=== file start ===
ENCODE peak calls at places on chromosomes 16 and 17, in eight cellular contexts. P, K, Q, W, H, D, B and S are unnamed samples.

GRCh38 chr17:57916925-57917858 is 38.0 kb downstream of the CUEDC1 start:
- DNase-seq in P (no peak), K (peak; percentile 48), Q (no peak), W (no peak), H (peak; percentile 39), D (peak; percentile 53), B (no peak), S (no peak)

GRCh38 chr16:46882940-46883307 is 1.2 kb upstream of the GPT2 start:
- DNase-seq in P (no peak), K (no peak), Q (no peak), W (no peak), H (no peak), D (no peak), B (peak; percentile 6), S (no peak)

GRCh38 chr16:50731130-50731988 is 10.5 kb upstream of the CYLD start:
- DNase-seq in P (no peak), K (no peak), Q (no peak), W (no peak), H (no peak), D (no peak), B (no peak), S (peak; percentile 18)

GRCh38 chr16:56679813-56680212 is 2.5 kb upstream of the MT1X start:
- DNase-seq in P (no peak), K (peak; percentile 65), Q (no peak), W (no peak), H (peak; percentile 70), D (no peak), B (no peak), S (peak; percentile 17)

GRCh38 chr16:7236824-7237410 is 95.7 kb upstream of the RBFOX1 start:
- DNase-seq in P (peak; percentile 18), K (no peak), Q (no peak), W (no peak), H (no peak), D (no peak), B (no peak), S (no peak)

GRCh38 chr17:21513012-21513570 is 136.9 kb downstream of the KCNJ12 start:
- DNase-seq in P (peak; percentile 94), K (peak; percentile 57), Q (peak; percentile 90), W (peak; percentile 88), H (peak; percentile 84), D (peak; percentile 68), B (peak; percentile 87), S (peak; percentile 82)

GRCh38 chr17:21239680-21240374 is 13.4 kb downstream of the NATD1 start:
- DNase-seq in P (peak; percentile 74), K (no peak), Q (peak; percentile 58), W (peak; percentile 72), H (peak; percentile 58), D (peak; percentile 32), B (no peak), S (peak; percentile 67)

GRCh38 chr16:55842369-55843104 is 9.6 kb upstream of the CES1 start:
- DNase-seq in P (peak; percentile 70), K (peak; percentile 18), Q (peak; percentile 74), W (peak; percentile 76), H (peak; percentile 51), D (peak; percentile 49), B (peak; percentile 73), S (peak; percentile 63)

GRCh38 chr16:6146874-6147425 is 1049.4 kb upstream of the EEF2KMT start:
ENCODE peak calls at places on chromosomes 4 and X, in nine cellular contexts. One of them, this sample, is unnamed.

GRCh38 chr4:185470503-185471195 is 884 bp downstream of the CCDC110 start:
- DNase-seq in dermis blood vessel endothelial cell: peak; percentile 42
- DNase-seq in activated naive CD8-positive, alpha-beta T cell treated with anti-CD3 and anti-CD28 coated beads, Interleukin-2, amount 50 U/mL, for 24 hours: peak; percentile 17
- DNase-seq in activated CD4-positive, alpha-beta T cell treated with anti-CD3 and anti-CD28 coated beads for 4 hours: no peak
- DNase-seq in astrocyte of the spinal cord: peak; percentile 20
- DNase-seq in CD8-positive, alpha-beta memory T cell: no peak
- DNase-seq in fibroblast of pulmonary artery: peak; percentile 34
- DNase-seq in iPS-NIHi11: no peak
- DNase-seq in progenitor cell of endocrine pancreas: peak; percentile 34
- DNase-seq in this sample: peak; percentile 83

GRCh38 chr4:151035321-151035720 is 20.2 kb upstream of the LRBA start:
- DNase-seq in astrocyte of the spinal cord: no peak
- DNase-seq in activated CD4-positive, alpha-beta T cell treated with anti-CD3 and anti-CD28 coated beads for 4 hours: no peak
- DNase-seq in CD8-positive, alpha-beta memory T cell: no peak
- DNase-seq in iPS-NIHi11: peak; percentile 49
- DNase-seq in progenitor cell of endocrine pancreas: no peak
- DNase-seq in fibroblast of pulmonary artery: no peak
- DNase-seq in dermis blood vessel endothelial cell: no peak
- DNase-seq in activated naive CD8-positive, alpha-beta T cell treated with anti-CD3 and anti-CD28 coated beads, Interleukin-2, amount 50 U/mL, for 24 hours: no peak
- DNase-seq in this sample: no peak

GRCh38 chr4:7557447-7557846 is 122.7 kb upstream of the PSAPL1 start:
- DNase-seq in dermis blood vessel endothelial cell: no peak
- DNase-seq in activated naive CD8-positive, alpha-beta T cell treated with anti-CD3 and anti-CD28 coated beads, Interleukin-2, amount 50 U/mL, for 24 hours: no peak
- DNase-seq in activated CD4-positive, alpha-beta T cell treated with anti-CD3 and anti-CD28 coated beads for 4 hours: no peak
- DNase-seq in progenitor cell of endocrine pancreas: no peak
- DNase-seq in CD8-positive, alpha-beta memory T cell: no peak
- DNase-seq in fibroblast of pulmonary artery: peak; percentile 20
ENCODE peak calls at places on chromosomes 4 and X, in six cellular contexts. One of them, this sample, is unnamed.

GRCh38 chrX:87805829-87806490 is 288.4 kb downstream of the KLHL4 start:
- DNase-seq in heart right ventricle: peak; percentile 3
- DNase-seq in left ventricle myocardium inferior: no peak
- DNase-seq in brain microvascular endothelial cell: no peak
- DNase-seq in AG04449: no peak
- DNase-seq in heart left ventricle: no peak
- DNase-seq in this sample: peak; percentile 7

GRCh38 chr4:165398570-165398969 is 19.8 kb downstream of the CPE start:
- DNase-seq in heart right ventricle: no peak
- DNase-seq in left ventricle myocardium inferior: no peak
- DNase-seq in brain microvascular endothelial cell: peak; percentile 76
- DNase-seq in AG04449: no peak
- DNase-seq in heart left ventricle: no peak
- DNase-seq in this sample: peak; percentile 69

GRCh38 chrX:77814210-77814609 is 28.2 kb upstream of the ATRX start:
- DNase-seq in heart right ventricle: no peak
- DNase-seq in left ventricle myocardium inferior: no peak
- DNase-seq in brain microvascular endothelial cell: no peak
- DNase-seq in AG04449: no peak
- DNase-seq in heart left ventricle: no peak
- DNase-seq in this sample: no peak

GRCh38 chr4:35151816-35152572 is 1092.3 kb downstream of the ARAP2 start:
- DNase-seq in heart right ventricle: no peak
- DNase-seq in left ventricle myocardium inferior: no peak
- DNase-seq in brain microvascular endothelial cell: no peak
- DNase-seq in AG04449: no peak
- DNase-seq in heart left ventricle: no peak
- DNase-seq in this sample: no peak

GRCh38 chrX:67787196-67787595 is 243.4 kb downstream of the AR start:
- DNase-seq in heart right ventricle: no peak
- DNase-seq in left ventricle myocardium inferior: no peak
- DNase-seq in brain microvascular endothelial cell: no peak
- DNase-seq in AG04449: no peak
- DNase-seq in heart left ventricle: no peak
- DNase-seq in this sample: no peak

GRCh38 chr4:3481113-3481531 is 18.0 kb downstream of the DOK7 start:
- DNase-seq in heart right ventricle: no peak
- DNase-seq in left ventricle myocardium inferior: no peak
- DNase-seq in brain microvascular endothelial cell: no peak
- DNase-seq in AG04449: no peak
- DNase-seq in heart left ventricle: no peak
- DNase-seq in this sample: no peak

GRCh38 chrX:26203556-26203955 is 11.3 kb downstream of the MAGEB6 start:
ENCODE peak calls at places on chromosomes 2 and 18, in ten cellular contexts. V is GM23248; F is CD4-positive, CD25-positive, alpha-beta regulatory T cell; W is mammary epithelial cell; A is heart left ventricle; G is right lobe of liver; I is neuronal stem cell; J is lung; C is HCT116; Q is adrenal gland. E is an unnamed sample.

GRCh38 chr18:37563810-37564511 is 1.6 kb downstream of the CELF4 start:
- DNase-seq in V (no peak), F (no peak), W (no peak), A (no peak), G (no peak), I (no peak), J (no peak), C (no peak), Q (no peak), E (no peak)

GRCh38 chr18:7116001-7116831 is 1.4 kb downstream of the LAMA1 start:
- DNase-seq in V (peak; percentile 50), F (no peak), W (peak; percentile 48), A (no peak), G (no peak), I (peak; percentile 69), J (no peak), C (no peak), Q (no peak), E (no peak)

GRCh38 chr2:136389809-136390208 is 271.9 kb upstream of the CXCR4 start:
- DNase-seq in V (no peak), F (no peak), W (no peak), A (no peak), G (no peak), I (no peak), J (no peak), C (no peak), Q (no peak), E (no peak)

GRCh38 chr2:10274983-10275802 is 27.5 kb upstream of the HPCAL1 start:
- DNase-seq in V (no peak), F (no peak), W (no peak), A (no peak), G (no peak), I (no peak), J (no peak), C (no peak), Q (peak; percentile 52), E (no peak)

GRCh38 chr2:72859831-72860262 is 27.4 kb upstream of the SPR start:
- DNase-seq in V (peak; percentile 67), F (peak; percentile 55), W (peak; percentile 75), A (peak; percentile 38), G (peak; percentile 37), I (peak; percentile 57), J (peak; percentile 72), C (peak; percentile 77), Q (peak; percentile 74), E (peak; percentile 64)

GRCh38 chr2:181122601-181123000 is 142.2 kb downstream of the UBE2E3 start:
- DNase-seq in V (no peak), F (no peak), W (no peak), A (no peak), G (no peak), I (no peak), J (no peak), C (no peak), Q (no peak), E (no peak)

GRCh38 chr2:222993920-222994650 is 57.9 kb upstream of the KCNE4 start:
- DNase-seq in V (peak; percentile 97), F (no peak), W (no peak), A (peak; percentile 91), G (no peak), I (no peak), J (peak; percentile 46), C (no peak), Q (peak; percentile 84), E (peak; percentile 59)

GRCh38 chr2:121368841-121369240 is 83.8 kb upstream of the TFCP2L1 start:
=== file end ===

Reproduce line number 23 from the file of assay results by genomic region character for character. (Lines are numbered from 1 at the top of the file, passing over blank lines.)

- DNase-seq in activated CD4-positive, alpha-beta T cell treated with anti-CD3 and anti-CD28 coated beads for 4 hours: no peak